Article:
The proposed change would also create an attendance policy for the board. Board members would be required to attend 2 of the 3 regular meetings held each year. Failure to do so would render the Director ineligible to be nominated by the Committee. In essence, if someone were nominated by the Committee or ran by petition and was elected for their first term, failure to attend would not allow the Committee to nominate them for a second term. Lastly, the amendment does provide for an excused absence in limited circumstances (emergency/medical treatment, death, natural disaster, and transportation cancellation by the carrier), because things do happen in life and to not recognize such would be foolish. However, if there are three or more successive medical excuses or two or more successive excuses for the other reasons listed, a director would again become ineligible for nomination by the Committee.
In order to bring this to the members, we’ll need about 6,500 signatures of voting members, which is no small task. And that number could go up depending upon how many ballots are cast in this election cycle. The good news, that according to the bylaws, we are no limited in the time to do so, unlike a recall petition. So we could begin collecting signatures now and keep going for a year or more if needed.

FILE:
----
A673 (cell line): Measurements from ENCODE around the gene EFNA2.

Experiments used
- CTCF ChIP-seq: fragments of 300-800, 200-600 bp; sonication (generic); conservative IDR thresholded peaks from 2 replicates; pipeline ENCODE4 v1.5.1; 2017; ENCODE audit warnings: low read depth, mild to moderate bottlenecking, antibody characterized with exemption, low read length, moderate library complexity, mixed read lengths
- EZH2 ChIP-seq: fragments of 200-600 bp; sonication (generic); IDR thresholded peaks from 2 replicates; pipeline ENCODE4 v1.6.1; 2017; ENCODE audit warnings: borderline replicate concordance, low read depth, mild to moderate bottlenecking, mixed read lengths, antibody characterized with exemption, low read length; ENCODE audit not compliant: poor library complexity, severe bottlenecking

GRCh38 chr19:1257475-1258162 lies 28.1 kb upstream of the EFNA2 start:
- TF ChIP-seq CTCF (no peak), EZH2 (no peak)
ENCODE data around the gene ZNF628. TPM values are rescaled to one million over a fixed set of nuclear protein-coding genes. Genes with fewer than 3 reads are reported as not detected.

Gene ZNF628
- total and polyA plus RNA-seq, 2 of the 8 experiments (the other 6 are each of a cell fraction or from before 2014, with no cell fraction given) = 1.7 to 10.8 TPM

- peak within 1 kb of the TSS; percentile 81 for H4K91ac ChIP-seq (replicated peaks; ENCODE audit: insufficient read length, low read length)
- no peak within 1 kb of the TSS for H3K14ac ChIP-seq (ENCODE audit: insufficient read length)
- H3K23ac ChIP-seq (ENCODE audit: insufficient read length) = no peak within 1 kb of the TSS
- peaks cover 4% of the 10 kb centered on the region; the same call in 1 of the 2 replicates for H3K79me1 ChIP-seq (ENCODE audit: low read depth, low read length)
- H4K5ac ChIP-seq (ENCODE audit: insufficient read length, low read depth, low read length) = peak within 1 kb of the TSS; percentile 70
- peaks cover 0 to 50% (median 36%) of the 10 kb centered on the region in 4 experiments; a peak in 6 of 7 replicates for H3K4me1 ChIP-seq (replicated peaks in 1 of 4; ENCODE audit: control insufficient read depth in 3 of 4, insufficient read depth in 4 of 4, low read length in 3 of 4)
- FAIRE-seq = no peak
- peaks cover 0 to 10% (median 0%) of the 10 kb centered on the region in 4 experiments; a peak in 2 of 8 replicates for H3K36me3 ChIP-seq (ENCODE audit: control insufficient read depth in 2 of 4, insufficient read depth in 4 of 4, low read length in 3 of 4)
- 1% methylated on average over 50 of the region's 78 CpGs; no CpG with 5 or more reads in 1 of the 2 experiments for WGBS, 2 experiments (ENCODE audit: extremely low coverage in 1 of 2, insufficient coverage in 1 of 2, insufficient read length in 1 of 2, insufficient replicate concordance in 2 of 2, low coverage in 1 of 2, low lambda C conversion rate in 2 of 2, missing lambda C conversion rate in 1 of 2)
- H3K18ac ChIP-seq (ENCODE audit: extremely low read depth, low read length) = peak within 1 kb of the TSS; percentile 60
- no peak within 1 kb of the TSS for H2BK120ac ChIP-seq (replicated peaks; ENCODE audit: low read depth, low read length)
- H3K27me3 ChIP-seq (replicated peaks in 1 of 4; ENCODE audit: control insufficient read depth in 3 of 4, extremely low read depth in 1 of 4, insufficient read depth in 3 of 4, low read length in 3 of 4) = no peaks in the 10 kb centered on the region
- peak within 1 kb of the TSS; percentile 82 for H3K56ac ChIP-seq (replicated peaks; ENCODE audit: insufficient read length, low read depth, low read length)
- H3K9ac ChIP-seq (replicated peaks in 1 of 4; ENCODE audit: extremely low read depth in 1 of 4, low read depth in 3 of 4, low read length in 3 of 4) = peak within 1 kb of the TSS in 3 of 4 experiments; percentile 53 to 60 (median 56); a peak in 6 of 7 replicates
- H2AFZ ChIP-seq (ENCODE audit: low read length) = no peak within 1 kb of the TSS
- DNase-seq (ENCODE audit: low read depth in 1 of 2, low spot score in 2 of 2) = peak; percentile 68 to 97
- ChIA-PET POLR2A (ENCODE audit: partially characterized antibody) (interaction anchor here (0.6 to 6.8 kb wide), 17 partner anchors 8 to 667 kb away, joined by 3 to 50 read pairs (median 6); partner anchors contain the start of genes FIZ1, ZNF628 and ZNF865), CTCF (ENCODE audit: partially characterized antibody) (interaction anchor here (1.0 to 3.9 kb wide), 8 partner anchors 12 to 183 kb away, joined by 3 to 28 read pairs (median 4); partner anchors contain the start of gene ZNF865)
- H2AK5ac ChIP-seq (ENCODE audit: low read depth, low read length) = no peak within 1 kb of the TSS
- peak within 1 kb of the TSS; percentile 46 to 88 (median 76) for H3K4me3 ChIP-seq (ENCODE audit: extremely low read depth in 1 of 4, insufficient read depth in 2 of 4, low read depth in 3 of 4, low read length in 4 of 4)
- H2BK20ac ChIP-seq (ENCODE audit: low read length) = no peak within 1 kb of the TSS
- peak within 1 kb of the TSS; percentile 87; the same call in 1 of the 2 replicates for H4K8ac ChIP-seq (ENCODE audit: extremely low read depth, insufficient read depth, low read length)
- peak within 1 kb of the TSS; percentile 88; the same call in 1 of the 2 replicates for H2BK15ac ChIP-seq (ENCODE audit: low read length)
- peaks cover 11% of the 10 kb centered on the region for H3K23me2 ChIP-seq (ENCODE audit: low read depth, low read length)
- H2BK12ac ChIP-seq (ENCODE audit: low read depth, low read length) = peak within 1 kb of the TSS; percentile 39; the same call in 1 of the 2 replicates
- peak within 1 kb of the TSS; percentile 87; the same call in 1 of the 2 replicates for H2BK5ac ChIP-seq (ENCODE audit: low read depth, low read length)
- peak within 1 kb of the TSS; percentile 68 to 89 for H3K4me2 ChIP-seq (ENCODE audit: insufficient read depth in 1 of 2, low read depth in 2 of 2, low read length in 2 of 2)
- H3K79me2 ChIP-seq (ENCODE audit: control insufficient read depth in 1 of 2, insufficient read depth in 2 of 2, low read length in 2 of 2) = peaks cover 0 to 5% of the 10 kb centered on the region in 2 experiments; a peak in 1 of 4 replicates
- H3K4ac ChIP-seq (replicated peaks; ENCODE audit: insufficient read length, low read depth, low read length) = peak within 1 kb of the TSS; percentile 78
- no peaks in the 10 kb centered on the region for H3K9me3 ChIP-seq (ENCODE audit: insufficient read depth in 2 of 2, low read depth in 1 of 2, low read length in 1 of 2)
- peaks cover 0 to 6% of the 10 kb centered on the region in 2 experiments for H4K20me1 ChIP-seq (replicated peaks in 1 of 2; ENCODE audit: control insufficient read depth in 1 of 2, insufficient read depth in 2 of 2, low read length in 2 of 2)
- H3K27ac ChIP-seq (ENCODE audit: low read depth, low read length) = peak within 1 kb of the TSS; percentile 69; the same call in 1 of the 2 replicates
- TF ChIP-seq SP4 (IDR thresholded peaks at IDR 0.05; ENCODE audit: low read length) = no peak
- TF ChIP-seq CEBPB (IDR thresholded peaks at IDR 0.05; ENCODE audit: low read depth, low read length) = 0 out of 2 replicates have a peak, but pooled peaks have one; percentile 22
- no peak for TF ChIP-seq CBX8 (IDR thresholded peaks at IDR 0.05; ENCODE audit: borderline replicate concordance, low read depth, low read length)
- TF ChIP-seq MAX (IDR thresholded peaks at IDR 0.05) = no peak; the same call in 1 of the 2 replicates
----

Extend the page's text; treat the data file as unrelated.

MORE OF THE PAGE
The second petition would create an Honorary Board. The purpose of Honorary Boards are to place individuals who possess certain traits on a board where they can be a part of the organization, offer advice and be involved, but not have the same privileges and duties as the governing board. In this instance, the Honorary Board would be entitled to attend regular and special meetings. They would have the same rights and privileges as the Board of Directors except that they SHALL NOT be entitled to vote, be reimbursed for travel expenses, sponsor bylaw amendments, introduce or second motions, or sit in executive sessions of the Board or Committees. I’ve also included a provision that they may be hired by the NRA to perform services, but the Secretary shall be required to compile a quarterly report outlining the amounts paid and description of the services which would be available to the members.
The language that is in bold italics can only be changed by the members if passed. This is particularly important in relation to the first petition, assuming we are successful in getting it on the ballot and passed.
It is imperative that the instructions be followed on these petitions. There is a sheet at the beginning of the packet explaining what the person completing and/or circulating the petition must do.
Time and care was taken to confirm with the NRA’s secretary of the NRA that the petitions would meet all the requirements of the bylaws. It is okay to fill in all of the fields on the computer, other than the signature and date. The signature and date must he handwritten in blue or black ink.
The petitions can be downloaded at the following link: DOWNLOAD THE PETITIONS.
If you opt to share this information outside of this forum, please use the following link: SHARE ME.
In the end, it appears that the NRA’s membership now has a fighting chance at regaining a voice in how their organization is run.